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  1. Do we understand what it means for dogs to experience emotion?

    Full-text: Available

    | Contributor(s):: Lasana T. Harris

    Psychologists who study humans struggle to agree on a definition of emotion, falling primarily into two camps. Though recent neuroscience advances are beginning to settle this ancient debate, it cannot solve the private-language problem at the heart of inferences about social cognition. This...

  2. Assistance, service, emotional support, and therapy dogs

    | Contributor(s):: McMichael, M. A., Singletary, M.

  3. Animal cognition in a more than human world

    | Contributor(s):: Flynn, P.

    2020419-4229781946483201North American Veterinary Community (NAVC)Orlando,EnglishHuman-Animal Bond Association Clearwater, Florida, USA.text

  4. Who are you, really? Unlocking the key to what makes that dog tick

    | Contributor(s):: Brophey, K., Dale, S.

    2020410-4139781946483201North American Veterinary Community (NAVC)Orlando,EnglishThe Dog Door Behavior Center Asheville, North Carolina, USA.text

  5. Canine-assisted occupational therapy for children on the autism spectrum: Parents' perspectives

    | Contributor(s):: Hill, J. R., Ziviani, J., Driscoll, C.

  6. Dog tales: mindful Dog Interactions evoke similar experiences to Dog Assisted Mindfulness meditations

    | Contributor(s):: Oliva, J. L., Green, T. R.

  7. The psychosocial influence of companion animals on positive and negative affect during the COVID-19 pandemic

    | Contributor(s):: Kogan, L. R., Currin-McCulloch, J., Bussolari, C., Packman, W., Erdman, P.

  8. "Don't bring me a dog...I'll just keep it": understanding unplanned dog acquisitions amongst a sample of dog owners attending canine health and welfare community events in the United Kingdom

    | Contributor(s):: Holland, K. E., Mead, R., Casey, R. A., Upjohn, M. M., Christley, R. M.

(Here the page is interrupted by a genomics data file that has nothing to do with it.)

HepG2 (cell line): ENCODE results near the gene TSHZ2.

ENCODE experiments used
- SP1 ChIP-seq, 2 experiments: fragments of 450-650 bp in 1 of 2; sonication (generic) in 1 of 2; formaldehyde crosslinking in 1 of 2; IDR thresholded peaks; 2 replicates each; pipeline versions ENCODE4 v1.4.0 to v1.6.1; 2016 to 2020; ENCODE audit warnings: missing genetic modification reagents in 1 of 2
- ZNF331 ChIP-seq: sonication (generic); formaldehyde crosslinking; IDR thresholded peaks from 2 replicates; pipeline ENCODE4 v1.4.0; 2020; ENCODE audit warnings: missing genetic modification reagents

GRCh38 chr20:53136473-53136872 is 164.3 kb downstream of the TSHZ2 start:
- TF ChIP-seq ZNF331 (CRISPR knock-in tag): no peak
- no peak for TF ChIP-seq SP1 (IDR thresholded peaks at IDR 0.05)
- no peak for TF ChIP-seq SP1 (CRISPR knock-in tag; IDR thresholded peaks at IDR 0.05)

9. Animal and human emotion: Concepts and methodologies

    Full-text: Available

    | Contributor(s):: Cátia Correia Caeiro

    The human-dog relationship is particularly interesting for the study of emotions. The underlying concepts need to be made explicit and methods need to be adapted to the characteristics of the species studied as well as the shortcomings of the human experimenter’s perception.

  10. Non-invasive Assessment of Fecal Stress Biomarkers in Hunting Dogs During Exercise and at Rest

    Full-text: Available

    | Contributor(s):: Augusta Zannoni, Marco Pietra, Alba Gaspardo, Pier Attilio Accorsi, Monica Barone, Silvia Turroni, Luca Laghi, Chenglin Zhu, Patrizia Brigidi, Monica Forni

    Intense exercise causes to organisms to have oxidative stress and inflammation at the gastrointestinal (GI) level. The reduction in intestinal blood flow and the exercise-linked thermal damage to the intestinal mucosa can cause intestinal barrier disruption, followed by an inflammatory...

  11. Communicating canine and human emotions

    Full-text: Available

    | Contributor(s):: Juliane Bräuer, Karine Silva, Stefan R. Schweinberger

    Kujala (2017) reviews a topic of major relevance for the understanding of the special dog-human relationship: canine emotions (as seen through human social cognition). This commentary draws attention to the communication of emotions within such a particular social context. It highlights...